Published in the American Journal of Public Health, this article written by staff at the Center for Public Health Law Research identifies and categorizes US state legislation introduced between January 1, 2021, and May 20, 2022 that addresses emergency health authority. The COVID-19 pandemic called for quick, decisive action to limit infections, and when the next outbreak hits, new laws limiting health authority may make such action even more difficult.
State laws setting the scope and limits of emergency authority are crucial to an effective public health response. This suite of legal data captures details of legislation that addresses emergency health authority introduced between January 1, 2021, and May 20, 2022, in all 50 US states and the District of Columbia.
This dataset, published on PDAPS.org, is cross-sectional and displays key features of state laws increasing access to buprenorphine and methadone during COVID-19 across all 50 states and the District of Columbia approved as of June 1, 2021.
This dataset, published on PDAPS.org, is cross-sectional and displays key features of mitigation laws at state correctional facilities relating to MOUD treatment across all 50 states and the District of Columbia in effect as of September 1, 2021.
This longitudinal sentinel surveillance dataset provides an overview of laws that limit the authority of a governor, state health agency, or state health official, regarding public health emergency orders. The dataset covers all 50 U.S. states and the District of Columbia and includes laws that were enacted since January 1, 2021, and were effective on or before May 20, 2022.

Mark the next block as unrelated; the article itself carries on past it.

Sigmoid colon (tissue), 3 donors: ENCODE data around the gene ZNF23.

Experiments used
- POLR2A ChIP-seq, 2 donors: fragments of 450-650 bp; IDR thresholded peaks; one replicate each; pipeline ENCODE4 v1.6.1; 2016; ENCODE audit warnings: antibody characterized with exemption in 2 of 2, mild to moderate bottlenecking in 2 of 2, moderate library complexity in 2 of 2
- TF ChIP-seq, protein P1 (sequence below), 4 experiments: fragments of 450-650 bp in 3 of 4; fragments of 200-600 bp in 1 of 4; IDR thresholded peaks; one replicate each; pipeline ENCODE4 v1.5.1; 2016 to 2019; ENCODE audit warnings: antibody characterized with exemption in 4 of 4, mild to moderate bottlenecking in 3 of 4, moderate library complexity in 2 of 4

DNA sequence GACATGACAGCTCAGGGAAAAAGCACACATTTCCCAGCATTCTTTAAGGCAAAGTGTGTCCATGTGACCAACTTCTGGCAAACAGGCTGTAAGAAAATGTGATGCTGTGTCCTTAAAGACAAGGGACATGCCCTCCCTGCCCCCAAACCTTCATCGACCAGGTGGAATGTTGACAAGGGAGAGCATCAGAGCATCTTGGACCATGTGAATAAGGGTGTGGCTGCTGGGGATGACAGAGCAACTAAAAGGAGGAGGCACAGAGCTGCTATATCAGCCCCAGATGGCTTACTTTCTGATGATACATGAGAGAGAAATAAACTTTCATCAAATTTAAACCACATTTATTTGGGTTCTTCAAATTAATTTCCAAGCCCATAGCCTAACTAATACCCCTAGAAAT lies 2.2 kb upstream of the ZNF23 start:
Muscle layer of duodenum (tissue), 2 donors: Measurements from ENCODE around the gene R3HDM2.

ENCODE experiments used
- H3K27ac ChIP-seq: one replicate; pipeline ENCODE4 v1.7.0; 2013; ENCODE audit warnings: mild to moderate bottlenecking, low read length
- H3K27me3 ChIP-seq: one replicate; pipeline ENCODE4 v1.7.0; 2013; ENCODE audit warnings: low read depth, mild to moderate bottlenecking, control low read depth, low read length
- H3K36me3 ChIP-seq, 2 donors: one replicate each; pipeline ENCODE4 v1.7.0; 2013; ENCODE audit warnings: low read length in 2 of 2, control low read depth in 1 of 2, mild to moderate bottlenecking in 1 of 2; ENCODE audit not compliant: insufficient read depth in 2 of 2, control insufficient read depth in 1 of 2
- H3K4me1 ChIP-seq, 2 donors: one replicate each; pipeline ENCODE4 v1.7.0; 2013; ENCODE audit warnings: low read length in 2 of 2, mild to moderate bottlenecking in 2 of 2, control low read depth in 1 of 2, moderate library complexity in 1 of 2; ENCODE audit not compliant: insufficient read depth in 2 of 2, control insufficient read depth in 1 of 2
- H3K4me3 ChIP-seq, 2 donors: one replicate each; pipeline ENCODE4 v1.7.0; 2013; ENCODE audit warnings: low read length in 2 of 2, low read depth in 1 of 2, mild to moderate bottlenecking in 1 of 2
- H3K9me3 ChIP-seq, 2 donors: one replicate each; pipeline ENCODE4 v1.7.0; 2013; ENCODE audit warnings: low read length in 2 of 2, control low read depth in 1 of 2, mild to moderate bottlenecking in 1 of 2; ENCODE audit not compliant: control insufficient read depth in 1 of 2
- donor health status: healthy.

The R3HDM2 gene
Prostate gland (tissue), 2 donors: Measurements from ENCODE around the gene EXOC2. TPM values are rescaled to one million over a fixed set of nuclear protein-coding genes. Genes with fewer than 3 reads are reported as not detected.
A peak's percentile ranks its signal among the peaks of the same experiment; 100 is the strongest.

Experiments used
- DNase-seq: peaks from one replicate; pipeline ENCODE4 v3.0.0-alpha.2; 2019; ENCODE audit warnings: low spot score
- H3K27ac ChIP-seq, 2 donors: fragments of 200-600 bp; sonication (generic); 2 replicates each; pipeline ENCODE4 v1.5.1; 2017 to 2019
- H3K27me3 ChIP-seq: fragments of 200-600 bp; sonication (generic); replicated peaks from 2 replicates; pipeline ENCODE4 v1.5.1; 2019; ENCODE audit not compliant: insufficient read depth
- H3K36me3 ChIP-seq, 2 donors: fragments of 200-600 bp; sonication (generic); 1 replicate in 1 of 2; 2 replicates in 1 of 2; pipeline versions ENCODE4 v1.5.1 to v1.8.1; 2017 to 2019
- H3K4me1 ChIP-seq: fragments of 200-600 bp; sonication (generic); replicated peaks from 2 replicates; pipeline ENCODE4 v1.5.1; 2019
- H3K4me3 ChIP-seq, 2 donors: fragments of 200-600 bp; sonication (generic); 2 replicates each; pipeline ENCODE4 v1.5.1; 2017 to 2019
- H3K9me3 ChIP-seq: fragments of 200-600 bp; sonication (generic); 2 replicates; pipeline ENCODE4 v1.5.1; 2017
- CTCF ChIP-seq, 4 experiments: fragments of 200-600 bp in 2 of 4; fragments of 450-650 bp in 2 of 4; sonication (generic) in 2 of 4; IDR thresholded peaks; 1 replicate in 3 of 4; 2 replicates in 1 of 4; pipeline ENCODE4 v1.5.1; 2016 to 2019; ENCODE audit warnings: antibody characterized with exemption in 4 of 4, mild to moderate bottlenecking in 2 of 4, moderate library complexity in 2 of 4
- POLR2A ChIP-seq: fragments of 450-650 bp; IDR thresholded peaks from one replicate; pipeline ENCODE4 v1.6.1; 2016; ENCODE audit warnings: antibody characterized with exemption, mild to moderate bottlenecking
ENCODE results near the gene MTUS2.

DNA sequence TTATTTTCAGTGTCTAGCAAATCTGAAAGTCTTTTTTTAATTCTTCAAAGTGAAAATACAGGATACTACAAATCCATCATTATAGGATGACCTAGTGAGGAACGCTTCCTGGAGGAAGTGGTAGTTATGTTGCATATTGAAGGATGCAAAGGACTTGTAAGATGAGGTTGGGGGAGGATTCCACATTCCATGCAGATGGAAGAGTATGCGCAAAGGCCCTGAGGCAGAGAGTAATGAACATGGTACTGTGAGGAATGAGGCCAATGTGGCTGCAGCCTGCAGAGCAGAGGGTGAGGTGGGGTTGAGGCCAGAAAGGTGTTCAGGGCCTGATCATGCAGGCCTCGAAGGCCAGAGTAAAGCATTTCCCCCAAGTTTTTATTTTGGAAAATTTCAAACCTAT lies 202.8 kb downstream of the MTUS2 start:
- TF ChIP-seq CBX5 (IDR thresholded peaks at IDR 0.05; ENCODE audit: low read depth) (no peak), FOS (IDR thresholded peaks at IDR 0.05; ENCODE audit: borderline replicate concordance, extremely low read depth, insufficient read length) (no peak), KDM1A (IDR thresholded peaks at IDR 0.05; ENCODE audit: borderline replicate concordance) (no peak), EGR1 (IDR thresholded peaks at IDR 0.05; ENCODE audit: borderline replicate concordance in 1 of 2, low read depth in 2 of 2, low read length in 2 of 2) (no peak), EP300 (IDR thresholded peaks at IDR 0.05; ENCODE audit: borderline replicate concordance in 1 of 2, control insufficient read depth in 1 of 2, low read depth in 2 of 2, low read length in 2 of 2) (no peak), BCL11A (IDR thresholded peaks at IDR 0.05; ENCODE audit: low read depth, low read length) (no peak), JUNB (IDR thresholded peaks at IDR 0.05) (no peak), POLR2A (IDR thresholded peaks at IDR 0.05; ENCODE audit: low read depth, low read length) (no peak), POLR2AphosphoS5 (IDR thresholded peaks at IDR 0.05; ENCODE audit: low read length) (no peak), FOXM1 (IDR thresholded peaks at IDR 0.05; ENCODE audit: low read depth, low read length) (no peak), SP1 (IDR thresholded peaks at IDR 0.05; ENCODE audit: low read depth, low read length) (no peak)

This research, produced by the International and Comparative Law Research Center with expertise from staff from the Center for Public Health Law Research, examines the legal framework applicable to emergencies in general and the current pandemic at the international, regional (EAEU, EU), and national levels (China, France, Germany, Italy, the Russian Federation and its subjects, Spain, Sweden, the United Kingdom, the United States). It includes both the preexisting regulation and its evolution caused by the COVID-19 pandemic.
This international legal research report, produced by the International and Comparative Law Research Center and including experts from the Center for Public Health Law Research, seeks to document effective mechanisms for legal regulation of the development and production of vaccines and the vaccination process at the universal, regional, and national levels.
This essay in The Regulatory Review examines the legacy of the US Supreme Court case Jacobson v. Massachusetts in the context of the COVID-19 pandemic. Author Scott Burris contends that the vision set by Jacobson — one of coexistence and cooperation in a democratic commonwealth — is in jeopardy as courts in recent COVID-19 constitutional cases have unveiled a new view based less on the social contract than on a strong form of libertarianism.